Policies and Principles

Add the ability to flag a web page for outdated, incorrectness.

Give the users the ability to flag a page for a broken link, missing content, outdated or incorrect content. This would actually help government keep their web pages updated instead of relying on link-checkers. These flags for outdated or incorrect content could be a metric that agencies use to measure quality. Additionally it could help agencies implement this Executive Order--Streamlining Service Delivery and Improving ...more »

Voting

60 votes
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Social Media

Support Employee Access to Web 2.0 Sites

It's very, very difficult for programs to use Social Media to communicate with or even learn about the communities they serve when the sites themselves are very often blocked.

 

Sorry to bring this up, but I think it's an elephant in the room when you talk about social media.

Voting

58 votes
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Accessibility

HTML5 and Semantic Content

Use semantic content and markup so that relevant content is easily found through search engines. Allow content managers to easily tag content for SEO, so that people can find the relevant information that are looking for.

 

Harness HTML5 in forms and use micro-formats when applicable. This would greatly improve the the experience for the growing amount of users on mobile devices.

Voting

57 votes
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Search

SEO as standard practice

Ensure that every new site follows the basic principals of optimizing its content for search engine ranking. Too many sites don't even contain the keywords commonly used by most people to describe the primary subject area of the site.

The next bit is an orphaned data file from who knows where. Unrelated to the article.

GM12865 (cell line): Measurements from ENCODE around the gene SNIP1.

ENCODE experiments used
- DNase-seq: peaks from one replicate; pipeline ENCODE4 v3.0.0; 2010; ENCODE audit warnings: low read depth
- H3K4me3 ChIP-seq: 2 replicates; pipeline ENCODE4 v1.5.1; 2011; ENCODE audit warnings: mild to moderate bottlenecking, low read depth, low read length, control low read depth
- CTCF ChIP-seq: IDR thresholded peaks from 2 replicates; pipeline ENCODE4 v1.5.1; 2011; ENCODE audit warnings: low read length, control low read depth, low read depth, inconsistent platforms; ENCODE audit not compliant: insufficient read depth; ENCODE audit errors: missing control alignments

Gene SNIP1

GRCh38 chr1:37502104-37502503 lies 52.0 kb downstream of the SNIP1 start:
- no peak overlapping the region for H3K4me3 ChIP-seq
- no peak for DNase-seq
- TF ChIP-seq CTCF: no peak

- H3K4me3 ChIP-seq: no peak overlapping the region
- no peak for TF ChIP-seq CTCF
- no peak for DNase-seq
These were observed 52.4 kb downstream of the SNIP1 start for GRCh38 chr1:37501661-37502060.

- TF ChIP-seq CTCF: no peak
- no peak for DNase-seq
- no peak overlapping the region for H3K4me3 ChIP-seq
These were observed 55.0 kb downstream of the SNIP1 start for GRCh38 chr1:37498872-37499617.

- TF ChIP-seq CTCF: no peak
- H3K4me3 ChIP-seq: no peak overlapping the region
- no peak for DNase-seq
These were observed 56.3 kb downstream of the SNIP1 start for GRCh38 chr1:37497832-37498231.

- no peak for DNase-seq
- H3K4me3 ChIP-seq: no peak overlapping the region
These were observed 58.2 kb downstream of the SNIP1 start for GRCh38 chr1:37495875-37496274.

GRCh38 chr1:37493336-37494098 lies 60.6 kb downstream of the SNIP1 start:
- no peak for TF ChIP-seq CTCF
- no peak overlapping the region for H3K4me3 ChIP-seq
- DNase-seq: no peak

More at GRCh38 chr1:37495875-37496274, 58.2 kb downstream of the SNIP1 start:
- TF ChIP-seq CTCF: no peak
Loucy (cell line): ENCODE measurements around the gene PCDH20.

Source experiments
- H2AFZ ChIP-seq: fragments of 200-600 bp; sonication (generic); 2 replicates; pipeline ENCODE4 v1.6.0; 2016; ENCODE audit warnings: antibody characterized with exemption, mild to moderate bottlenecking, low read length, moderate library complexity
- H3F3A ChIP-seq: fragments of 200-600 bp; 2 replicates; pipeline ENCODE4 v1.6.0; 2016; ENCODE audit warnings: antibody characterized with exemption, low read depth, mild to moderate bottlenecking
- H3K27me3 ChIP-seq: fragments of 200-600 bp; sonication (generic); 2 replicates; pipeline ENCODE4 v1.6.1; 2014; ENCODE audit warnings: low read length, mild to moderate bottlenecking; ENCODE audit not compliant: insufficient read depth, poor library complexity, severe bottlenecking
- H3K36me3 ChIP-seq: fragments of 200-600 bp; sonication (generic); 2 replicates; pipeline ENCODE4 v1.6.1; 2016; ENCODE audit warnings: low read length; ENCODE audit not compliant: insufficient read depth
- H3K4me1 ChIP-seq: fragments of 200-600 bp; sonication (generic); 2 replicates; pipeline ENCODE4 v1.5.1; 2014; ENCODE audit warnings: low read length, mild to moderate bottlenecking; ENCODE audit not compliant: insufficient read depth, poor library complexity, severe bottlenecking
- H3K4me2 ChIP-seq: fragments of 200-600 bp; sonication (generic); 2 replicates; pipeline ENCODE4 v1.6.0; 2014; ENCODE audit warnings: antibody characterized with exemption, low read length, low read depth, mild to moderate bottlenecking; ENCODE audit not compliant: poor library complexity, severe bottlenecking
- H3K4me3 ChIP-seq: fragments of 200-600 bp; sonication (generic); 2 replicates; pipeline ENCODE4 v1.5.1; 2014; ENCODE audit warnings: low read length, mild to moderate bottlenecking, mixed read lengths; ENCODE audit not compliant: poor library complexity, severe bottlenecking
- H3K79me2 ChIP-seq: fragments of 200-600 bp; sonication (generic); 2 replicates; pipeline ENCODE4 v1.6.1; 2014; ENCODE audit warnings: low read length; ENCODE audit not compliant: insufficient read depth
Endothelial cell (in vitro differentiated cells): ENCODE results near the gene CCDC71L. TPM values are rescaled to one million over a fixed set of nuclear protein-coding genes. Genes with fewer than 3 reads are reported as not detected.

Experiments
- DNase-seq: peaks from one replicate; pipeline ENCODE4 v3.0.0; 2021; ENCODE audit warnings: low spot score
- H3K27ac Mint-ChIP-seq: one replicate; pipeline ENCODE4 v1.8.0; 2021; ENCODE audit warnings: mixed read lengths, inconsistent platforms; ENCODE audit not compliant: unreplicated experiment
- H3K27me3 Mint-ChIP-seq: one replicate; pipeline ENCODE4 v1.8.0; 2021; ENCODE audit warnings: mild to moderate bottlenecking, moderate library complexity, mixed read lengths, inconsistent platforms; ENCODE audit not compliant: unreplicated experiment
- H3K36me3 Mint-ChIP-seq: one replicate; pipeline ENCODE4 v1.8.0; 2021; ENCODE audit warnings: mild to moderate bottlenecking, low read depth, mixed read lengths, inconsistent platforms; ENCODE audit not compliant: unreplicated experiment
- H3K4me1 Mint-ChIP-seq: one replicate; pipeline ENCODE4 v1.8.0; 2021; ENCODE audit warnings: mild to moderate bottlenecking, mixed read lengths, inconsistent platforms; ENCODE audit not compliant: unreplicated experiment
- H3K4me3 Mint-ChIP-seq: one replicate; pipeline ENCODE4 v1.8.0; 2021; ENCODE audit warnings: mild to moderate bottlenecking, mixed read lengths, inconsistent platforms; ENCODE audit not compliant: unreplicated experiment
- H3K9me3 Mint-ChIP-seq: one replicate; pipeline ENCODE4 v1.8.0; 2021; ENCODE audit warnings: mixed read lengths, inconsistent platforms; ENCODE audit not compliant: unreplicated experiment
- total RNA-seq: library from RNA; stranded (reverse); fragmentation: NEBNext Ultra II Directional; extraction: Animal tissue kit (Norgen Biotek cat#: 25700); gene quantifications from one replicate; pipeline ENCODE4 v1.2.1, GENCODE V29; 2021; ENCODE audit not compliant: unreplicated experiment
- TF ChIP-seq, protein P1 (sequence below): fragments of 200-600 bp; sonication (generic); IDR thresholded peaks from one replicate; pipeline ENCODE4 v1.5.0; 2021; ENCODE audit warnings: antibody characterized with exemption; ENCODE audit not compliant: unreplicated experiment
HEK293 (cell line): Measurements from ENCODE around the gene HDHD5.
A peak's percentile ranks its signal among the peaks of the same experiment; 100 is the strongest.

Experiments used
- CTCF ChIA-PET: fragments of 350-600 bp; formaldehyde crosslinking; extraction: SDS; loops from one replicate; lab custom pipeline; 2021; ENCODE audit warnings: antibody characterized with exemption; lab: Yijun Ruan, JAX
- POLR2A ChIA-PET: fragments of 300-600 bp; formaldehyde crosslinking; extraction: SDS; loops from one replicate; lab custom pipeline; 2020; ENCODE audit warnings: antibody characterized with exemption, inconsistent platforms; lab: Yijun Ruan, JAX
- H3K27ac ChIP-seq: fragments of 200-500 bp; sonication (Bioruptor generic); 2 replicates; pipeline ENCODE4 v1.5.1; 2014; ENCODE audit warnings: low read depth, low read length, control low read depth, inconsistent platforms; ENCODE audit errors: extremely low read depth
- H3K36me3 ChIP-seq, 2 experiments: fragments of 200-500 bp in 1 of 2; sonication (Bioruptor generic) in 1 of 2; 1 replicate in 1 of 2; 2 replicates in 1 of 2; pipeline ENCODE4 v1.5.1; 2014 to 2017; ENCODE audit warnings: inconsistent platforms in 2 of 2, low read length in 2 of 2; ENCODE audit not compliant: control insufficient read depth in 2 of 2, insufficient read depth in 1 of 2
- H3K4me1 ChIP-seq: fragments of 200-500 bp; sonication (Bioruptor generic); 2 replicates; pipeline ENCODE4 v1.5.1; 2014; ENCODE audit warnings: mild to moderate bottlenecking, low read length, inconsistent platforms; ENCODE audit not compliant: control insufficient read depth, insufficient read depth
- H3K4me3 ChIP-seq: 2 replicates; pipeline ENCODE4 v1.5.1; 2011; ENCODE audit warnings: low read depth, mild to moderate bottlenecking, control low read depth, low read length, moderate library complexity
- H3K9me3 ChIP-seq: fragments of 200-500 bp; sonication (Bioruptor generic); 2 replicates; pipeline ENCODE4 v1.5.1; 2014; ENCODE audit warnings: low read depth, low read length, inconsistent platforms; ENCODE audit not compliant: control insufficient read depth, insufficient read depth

Voting

56 votes
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Content and Readability

Ban the alphabet soup

Maybe not an official ban, but there really needs to be an effort to avoid at all costs (or at least first mention) the use of acronyms. If you'd have to explain the acronym to your dad, then you shouldn't use it. We should think of them as swear words. If everyone had to pay a quarter each time they dropped an acronym, we could fill the deficit. :)

 

(I was tempted to categorize this as "Content in other languages.)

Voting

54 votes
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Usability and Design

Create a user-friendly error page for "eliminated" sites

In the spirit of a common experience, create and implement a standard error page for every federal .gov website that is decommissioned, archived, or otherwise removed from public access. Offer a friendly, plain-language explanation, the ability to search all .gov websites, and perhaps a link to USA.gov and / or a centralized .gov archive. This will prevent ISPs from serving ads when a user goes to a .gov website that ...more »

Voting

54 votes
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Policies and Principles

Finding who to contact